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Lights! Cameras! Laser! : Boa Is a Pussycat at Media Circus

Times Staff Writer

The doctors said Sid Vicious, the snake, was a perfect patient. But dealing with the news media, they said, was a zoo.

Sid Vicious, an 8-foot boa constrictor owned by Mission Viejo High School, underwent laser treatment at UC Irvine on Thursday afternoon for cancer of the mouth. Laser specialists and veterinarians working on the snake proclaimed the therapy a success.

But “the flash cameras in the operating room were driving me crazy,” one veterinarian said.

Journalists from four television stations, one independent network and assorted newspapers converged on the Beckman Laser Institute and Medical Clinic at UCI. Because the operating room was small, the university set up a pool arrangement for television. Still photographers and print reporters got to stay inside, where they literally stepped on each other while documenting Sid’s 12-minute treatment.

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Sid had little privacy. Immediately before the laser treatment, Dr. Scott Weldy, a veterinarian, held up the sleepy-looking boa. Weldy noted that Sid had been given a mild anesthetic: “He’s beginning to look a little stupid now.” Lights flashed and TV cameras whirred.

Then the specialists took Sid into the operating room and stretched him out on the table.

“Why aren’t we getting this?” yelled a TV reporter to a harried assistant. “I want this to go on the air.” The agitated reporter demanded that the patient-entry scene be repeated. The doctors good-naturedly complied. They removed Sid from the operating table, hauled him out, then made another entrance.

Sid, meanwhile, looked zonked out under the surgical lights. Then the lights were turned off, and the intense red laser was focused on Sid’s mouth.

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Sid began moving restlessly on the table. “I think the camera flashes are bothering his eyes,” Weldy said. He and assistants taped cotton over the snake’s eyes. Then the laser therapy continued.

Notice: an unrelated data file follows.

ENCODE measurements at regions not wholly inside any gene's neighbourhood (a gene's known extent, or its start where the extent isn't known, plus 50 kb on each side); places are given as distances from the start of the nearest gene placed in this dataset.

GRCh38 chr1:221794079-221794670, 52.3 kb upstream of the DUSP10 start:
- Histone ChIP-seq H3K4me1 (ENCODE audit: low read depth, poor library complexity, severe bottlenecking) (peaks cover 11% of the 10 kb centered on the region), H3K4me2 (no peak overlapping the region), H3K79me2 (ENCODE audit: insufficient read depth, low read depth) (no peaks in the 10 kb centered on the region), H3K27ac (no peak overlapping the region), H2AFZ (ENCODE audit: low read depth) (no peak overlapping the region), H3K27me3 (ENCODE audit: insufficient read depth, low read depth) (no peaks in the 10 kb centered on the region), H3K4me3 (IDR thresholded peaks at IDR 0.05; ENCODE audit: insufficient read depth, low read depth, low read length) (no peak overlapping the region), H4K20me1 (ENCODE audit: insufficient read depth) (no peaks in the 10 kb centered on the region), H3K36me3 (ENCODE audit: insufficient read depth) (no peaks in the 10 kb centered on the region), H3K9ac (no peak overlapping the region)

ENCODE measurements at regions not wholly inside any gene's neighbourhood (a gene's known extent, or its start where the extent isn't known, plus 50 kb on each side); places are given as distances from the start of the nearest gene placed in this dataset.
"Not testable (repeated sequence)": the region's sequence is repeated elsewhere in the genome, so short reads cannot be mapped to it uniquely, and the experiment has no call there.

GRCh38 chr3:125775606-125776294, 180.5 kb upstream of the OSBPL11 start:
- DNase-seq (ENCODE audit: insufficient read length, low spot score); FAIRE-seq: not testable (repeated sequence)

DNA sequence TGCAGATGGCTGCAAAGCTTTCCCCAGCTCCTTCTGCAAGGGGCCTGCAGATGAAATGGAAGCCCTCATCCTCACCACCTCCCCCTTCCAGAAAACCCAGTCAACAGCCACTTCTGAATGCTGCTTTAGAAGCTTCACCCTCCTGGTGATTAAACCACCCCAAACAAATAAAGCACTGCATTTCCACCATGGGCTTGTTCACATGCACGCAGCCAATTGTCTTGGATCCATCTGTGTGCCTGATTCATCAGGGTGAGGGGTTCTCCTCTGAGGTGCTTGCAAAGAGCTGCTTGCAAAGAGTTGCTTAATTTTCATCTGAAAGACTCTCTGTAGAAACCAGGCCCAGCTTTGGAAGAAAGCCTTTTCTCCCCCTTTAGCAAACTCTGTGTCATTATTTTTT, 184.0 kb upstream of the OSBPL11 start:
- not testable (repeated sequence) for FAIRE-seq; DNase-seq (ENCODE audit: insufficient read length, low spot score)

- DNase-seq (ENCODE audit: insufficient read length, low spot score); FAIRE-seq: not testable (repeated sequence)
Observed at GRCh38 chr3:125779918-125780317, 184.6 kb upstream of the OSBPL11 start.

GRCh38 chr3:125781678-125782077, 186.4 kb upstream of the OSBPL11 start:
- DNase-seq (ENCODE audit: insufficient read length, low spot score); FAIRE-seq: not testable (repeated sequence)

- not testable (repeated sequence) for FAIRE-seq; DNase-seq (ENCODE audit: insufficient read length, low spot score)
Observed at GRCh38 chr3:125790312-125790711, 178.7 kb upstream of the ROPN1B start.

In the hall, a television reporter said: “Oprah should think about getting this act on her show.”

Emmett Carlson, the Mission Viejo High biology teacher whose classroom is Sid’s home, said students “noticed something on Sid’s lip a few weeks ago, and we later found it was cancer. We hope the treatment is successful and Sid survives. He’s a great favorite of the students.”

Michael Berns, director of the Beckman Laser Institute, said, “This is the first time in the world that this type of operation on a snake is being done. We’re using a new drug that has potential for use with human cancer patients.”

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The new drug, chloro-aluminum sulfonated phthalocyanine, was injected into Sid and concentrated in his tumor. The laser reacted with the chemical, burning off the destructive cancer cells.

Human patients who are treated with other drugs and laser therapy report an itching sensation when the laser succeeds in burning cancer cells. Sid’s movements, Berns said, indicated that the treatment was working.

“It went very successfully,” Weldy said.

Afterward, Weldy, Berns and Carlson held a press conference at which even Sid Vicious was present. Weldy had placed the sleeping snake in a pillowcase.

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“He needs to get away from the cameras for a while,” Weldy explained. “He’s getting a little photosensitive.”


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